Preface: This isn’t necessarily to anyone, but having just stepped into this industry recently, I’ve seen the perspective described below in fellow artists and thought this way as well at times, so I decided I would address it to save myself and hopefully others from future grief.
Have you ever caught yourself trying to out-perform a fellow artist (or even co-worker?) I used to. Well, let me just say that one-upmanship and outperforming as goals are quick shortcuts to a lonely life.
Let’s face it: A lot of parents raising children today want their kids to be successful. Success can mean a lot of things. Commonly it is seen as either having a lot of money or a big spotlight (preferably followed by a lot of money). It’s a nice dream. It can also be a destructive one down the road.
I have grown up in a highly competitive society, and statistically speaking the chances are pretty good that you have as well. Which may or may not be fine, but if you’re a freelancing artist, this certainly can pose a problem. If you’re a freelancing filmmaker like me, this can pose a bigger problem. To explain why, let me first back up.
When I say “highly competitive society” I don’t just mean something like sports and getting angry at everyone who is rooting for the other team at the Superbowl. While that’s a sure sign too, I’m referring to something deeper and more engrained. When I look around, I see a consumption-driven society. These consumer habits determine things like supply and demand of products and services. So businesses start up to fill or enter a marketplace as an option for consumers. Often, this business wishes to be the BEST option, because people desire the best for their money, and that’s how you attract customers. So, each business in a given field is competing with each other to be the BEST option for possible clients and customers.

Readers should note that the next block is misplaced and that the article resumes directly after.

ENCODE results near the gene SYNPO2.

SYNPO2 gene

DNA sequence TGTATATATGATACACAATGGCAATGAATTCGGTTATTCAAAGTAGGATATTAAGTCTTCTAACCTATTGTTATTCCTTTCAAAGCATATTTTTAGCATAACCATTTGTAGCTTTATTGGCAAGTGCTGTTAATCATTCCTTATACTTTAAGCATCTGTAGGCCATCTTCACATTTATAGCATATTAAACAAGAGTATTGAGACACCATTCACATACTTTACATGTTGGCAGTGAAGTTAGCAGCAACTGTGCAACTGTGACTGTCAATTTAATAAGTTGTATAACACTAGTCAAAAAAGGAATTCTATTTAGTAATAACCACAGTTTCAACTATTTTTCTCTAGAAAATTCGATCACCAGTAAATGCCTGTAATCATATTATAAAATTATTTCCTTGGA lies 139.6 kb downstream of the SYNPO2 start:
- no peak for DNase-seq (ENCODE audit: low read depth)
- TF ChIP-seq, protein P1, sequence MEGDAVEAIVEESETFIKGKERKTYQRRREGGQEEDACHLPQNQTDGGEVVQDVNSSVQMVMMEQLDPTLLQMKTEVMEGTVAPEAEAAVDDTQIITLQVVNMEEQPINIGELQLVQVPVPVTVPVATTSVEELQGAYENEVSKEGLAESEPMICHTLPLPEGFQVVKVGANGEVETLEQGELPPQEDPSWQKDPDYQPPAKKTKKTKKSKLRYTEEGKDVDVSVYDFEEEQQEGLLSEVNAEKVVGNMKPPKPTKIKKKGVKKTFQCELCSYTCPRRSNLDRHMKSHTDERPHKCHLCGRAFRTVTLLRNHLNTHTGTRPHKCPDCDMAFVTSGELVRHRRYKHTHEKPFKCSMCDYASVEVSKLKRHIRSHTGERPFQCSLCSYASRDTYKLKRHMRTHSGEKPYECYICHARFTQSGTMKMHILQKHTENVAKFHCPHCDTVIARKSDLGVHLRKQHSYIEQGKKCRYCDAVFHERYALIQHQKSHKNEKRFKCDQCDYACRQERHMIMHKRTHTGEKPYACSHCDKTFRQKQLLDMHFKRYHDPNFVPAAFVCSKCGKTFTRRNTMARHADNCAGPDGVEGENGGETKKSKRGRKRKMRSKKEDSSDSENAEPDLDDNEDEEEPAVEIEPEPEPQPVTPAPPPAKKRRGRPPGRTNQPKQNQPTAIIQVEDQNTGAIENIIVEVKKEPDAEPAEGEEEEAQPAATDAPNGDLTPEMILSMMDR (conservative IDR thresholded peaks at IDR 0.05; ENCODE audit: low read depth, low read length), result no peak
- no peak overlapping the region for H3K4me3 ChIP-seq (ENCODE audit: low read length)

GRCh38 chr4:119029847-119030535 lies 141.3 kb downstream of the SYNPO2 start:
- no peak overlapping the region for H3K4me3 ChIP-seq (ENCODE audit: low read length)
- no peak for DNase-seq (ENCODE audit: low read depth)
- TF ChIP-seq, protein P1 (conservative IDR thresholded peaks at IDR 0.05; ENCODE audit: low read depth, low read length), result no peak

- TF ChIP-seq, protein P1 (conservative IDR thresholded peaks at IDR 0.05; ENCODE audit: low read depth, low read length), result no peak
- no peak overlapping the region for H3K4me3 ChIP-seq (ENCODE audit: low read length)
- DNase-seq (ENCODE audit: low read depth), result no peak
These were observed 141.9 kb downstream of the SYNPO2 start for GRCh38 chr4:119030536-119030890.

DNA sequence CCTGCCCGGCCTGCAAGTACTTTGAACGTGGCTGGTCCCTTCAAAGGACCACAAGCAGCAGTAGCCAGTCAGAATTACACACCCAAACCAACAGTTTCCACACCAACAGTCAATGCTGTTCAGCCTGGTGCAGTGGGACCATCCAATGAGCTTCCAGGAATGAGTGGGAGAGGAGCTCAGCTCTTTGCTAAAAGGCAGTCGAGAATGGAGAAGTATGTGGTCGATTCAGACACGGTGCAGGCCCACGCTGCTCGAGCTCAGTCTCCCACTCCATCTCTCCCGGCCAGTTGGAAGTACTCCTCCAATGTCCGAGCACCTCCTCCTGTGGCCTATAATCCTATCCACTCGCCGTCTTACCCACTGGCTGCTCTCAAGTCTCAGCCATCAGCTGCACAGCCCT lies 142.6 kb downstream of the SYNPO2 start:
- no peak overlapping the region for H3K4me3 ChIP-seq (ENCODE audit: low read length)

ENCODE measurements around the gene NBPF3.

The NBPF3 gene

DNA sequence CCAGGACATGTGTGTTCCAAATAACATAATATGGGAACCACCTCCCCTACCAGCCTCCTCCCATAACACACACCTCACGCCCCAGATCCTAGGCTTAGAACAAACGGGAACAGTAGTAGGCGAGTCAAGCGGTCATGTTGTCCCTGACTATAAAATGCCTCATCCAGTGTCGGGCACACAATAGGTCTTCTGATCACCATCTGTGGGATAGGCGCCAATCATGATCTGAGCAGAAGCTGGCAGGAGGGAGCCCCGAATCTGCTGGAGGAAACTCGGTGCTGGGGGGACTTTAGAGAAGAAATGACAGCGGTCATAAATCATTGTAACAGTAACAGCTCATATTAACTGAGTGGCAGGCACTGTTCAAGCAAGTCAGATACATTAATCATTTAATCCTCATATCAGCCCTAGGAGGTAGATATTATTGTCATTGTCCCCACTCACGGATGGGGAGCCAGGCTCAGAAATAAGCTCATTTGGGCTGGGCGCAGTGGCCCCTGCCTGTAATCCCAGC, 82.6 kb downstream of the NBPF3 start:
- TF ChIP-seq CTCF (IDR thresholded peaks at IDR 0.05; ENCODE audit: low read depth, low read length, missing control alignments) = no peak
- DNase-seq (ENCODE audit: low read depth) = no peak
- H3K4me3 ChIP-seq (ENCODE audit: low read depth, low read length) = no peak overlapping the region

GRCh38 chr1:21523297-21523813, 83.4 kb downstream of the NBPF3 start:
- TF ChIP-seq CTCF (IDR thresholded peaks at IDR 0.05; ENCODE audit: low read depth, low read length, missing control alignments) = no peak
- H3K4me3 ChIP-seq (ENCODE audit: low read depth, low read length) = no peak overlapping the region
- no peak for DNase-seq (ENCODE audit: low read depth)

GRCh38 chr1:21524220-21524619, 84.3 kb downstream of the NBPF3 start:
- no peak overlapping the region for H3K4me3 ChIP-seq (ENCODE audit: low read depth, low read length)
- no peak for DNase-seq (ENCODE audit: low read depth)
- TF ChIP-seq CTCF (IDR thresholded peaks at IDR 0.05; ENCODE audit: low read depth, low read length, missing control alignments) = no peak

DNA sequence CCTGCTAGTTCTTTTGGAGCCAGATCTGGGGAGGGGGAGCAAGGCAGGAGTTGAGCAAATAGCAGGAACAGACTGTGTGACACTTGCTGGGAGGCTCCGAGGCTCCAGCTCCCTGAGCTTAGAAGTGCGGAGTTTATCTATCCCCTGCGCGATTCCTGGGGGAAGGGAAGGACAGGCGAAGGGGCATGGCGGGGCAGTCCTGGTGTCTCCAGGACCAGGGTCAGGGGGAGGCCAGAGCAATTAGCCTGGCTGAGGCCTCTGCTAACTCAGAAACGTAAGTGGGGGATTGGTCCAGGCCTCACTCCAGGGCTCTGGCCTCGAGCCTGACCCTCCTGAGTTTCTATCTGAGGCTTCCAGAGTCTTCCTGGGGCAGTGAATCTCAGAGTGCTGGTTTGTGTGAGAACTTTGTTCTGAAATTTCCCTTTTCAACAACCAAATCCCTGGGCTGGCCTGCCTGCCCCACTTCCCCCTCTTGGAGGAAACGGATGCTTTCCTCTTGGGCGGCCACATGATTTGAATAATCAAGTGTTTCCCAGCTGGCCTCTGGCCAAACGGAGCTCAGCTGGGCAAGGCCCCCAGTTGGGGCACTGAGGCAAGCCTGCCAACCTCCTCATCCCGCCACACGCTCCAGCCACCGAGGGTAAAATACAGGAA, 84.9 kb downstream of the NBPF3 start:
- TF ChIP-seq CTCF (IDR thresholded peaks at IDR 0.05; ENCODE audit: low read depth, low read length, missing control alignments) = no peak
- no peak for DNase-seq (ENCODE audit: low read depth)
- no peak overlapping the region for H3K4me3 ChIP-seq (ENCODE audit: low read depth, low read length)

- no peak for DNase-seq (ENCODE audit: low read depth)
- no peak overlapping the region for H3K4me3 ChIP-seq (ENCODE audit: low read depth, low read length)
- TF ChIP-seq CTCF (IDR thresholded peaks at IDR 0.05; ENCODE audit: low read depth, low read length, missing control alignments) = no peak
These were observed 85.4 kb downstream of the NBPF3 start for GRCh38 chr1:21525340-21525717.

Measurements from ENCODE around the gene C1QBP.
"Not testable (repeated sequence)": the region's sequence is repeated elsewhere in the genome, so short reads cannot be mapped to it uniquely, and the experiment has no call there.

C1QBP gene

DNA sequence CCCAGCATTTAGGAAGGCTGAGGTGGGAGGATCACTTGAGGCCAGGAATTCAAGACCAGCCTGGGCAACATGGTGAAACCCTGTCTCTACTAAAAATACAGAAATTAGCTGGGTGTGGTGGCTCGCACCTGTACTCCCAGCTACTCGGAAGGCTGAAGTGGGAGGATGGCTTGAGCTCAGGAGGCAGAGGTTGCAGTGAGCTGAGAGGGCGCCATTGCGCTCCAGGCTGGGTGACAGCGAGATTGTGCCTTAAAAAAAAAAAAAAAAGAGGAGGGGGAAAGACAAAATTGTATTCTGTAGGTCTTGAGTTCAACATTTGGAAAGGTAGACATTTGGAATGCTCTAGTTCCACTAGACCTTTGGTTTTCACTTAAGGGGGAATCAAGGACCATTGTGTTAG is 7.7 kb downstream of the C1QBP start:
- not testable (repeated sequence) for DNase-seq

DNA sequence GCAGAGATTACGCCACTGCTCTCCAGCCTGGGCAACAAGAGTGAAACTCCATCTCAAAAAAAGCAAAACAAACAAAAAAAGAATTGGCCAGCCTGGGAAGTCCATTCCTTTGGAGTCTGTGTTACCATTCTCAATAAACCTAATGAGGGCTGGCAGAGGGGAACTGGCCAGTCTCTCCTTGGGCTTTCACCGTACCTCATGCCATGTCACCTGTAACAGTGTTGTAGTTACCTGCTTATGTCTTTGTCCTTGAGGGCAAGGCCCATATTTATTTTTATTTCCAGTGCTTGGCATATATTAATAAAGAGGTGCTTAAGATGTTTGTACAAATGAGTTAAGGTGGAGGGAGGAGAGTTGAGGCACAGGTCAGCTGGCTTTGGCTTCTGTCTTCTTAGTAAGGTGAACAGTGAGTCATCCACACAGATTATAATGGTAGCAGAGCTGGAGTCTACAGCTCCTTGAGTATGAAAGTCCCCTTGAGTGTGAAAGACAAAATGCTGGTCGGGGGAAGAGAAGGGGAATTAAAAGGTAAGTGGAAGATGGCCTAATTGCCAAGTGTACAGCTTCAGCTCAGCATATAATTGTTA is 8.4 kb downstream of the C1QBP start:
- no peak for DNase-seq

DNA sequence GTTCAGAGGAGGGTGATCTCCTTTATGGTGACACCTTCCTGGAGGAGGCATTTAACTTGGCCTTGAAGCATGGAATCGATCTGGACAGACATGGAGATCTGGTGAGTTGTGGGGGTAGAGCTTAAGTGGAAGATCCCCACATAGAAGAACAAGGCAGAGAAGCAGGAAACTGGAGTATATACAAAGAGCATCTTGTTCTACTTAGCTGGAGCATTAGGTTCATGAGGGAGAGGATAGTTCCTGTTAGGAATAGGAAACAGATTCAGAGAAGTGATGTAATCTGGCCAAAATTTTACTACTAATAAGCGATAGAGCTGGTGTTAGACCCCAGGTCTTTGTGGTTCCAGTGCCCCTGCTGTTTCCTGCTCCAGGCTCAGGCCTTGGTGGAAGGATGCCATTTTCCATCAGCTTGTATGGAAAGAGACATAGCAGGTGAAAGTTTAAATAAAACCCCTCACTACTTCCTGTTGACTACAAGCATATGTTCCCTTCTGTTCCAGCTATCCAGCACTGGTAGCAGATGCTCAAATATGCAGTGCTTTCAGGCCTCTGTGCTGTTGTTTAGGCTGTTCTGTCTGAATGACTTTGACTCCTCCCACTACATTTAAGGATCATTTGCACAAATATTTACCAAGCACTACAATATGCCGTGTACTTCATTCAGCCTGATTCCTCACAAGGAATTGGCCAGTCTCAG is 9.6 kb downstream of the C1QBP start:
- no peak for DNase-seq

This has all become quite normal. Unfortunately, it’s that last part about being the best, that often rubs off on people’s habits and attitudes in areas of life that it shouldn’t. Case study: freelancing as a filmmaker.
When you enter a collaborative medium and business, where it’s more than an office and 3rd-party partners filling needs, the model described above no longer functions neatly. In fact, trying to follow that way of business is an easy path to an unfulfilling career. That’s because you’re not some fast-food chain or pen manufacturer and competitor just trying to make a buck. There’s no Team A vs Team B. Filmmaking—and many industries like it—is not just about making a better or more attractive product. It’s about building relationships.